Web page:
I know several theories are proposed to explain Neanderthal extinction:

  • Consanguinity.
  • Homo Sapiens competence.
  • Climate change.

But Finlayson et al (2008) quote the last ones lived south of the Iberian Peninsula. This make me think Europe's climate was too cold for them, so they migrated to South.

This surprises me as I have allways considered Neanderthal a cold specie adaptated to glaciar.

The oldest potential Neanderthal bones are dated to 430 kya (Neanderthal, Wikipedia); they had faced to a previous glaciation and they survived.

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I am not asking if the climate related extinction theory is the correct one. I am asking if there are evidences the climate on Europe was too cold for this specie. Also I would like to know if there are evidences they also migrated to South in the previous glaciar peak, around 150 kya ago.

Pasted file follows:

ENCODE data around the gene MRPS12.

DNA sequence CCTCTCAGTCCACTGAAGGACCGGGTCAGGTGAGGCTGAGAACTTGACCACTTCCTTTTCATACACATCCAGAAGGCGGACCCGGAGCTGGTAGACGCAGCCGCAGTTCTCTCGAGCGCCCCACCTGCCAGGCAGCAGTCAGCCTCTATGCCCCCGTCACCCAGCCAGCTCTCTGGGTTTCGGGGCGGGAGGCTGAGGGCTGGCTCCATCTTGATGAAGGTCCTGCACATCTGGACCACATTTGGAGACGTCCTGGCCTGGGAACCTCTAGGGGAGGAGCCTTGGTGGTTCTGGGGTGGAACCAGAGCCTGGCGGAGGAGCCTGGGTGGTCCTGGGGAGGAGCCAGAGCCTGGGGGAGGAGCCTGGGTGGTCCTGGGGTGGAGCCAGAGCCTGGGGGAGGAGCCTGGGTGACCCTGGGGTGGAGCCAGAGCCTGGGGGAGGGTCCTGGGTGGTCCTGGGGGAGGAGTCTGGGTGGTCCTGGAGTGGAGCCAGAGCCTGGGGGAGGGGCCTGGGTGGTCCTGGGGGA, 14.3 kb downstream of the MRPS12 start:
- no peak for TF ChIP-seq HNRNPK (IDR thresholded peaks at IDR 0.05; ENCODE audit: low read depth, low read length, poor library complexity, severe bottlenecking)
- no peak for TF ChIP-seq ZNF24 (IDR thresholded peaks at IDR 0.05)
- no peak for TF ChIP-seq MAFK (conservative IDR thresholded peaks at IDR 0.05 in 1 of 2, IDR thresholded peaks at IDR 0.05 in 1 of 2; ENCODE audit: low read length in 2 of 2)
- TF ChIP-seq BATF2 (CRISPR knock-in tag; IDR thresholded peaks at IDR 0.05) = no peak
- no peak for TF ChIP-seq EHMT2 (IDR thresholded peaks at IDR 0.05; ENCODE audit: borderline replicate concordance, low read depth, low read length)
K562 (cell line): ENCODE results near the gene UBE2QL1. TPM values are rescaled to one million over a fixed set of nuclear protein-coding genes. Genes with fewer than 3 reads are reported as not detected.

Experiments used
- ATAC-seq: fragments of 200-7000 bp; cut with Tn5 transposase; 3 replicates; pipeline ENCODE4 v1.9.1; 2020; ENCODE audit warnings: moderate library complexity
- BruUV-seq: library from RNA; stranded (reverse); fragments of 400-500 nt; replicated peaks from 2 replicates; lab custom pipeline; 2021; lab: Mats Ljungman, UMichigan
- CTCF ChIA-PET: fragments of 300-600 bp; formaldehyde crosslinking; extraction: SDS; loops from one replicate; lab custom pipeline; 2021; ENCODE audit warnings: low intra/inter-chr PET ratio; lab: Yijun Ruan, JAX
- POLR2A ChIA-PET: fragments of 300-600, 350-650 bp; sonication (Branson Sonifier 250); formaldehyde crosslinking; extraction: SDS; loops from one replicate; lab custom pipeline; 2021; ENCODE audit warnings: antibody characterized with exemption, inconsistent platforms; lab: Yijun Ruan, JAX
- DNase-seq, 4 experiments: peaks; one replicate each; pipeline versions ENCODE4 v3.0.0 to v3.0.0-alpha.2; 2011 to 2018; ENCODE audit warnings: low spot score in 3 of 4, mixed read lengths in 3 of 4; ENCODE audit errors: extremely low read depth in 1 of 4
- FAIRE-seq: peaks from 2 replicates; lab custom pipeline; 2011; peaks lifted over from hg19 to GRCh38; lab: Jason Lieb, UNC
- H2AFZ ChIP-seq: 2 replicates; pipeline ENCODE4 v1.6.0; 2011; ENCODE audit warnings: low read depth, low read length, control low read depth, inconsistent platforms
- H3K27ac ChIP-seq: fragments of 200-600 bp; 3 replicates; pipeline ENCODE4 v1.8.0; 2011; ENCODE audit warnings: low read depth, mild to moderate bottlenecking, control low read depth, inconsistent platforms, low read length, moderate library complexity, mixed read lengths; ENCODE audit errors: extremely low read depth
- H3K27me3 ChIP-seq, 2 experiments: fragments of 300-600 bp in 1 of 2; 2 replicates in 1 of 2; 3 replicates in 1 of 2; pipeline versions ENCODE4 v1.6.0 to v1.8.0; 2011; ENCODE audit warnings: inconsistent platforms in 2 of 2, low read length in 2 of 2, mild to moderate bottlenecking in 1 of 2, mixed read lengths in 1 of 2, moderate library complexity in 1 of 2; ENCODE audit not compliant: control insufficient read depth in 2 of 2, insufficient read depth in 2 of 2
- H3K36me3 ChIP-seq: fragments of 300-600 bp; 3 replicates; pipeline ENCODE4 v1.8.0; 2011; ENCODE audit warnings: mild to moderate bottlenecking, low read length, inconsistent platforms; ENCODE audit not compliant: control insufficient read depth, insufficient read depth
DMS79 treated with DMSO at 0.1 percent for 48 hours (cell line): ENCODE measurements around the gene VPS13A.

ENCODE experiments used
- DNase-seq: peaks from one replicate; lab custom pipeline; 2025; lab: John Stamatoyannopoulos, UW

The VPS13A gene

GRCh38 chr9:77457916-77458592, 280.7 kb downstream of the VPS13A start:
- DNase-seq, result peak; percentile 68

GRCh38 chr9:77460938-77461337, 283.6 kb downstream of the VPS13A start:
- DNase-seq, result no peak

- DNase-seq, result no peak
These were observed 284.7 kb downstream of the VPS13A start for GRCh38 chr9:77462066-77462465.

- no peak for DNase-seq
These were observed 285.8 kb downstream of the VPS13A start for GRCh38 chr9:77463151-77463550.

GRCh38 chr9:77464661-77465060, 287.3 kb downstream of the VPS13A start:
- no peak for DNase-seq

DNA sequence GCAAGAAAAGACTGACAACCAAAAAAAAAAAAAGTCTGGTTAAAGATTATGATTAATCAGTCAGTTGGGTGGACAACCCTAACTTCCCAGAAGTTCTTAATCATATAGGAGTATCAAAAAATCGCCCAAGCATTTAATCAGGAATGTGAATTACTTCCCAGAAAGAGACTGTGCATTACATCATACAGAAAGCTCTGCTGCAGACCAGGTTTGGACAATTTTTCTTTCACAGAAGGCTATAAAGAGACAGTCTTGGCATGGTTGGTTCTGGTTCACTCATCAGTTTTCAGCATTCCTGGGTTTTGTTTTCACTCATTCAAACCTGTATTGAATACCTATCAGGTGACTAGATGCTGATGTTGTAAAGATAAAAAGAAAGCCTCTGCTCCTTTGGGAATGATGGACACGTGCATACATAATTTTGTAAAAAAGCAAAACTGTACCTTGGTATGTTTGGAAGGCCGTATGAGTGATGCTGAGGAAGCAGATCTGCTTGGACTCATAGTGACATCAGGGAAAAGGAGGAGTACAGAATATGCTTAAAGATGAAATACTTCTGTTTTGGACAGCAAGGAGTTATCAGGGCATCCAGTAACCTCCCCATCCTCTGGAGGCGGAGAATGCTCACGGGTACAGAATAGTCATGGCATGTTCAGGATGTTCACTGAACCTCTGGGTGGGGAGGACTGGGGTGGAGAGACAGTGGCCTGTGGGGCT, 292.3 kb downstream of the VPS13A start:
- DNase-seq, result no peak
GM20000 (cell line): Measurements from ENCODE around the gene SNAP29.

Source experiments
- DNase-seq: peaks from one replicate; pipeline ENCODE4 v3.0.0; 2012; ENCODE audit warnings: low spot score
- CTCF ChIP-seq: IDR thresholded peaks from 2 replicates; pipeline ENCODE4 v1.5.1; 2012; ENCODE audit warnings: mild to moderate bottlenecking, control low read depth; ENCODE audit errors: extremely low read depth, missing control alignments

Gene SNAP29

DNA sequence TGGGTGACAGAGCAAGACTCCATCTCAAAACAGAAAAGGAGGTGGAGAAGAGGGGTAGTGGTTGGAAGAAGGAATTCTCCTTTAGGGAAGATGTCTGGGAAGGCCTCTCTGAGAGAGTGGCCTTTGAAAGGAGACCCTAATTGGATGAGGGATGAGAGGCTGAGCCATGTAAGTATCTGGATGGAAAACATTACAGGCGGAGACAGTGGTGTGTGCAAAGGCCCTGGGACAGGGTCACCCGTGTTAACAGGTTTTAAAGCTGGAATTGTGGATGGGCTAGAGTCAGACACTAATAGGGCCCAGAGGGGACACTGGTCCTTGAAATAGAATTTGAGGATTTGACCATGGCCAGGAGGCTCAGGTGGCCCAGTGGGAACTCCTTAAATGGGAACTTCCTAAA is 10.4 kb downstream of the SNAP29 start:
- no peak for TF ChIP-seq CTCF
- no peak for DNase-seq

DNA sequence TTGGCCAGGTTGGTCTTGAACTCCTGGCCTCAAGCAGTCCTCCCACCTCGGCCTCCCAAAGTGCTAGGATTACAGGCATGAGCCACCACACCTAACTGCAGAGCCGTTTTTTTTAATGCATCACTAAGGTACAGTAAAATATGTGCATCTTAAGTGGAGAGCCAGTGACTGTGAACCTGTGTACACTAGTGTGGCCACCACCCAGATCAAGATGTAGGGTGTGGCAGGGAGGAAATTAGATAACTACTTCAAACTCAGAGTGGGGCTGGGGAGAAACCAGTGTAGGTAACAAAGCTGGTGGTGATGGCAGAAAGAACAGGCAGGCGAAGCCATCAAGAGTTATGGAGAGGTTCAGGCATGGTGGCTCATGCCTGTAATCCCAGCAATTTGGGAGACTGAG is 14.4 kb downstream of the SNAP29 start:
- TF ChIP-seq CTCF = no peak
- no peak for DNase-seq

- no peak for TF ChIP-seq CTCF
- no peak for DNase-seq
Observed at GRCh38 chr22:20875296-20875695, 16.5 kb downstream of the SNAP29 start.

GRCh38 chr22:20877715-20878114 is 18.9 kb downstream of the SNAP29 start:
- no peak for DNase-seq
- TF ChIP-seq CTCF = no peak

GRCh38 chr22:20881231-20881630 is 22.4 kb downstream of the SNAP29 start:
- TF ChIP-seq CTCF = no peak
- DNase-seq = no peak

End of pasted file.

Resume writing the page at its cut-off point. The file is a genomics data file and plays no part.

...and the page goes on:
Clive Finlayson, Darren A. Fa, Francisco Jiménez Espejo, Jóse S. Carrión, Geraldine Finlayson, Francisco Giles Pacheco, Joaquín Rodríguez Vidal, Chris Stringer, Francisca Martínez Ruiz (2008): "Gorham's Cave, Gibraltar—The persistence of a Neanderthal population". Quaternary International, Volume 181, Issue 1, Pages 64-71, ISSN 1040-6182. https://doi.org/10.1016/j.quaint.2007.11.016.


First things first, the reasons for the Neandertal(N) extinction are not known definitely. There is though no evidence of violence (*).

There is an overlap in Europe of N and anatomically modern humans (AMH) of several thousand years, even if N find sites are limited to the Mousterien industry alone. This is a conservative limit because N may have used more advanced technology like blade production as well in their last millennia, which would extend N presence to ~32,000BP. Sites like Gorham's Cave fit into that picture, but this long chronology of N is debated and counterdebated :-)). Anyway, long before the last glacial maximum (~23 to 20ky BP) they were gone.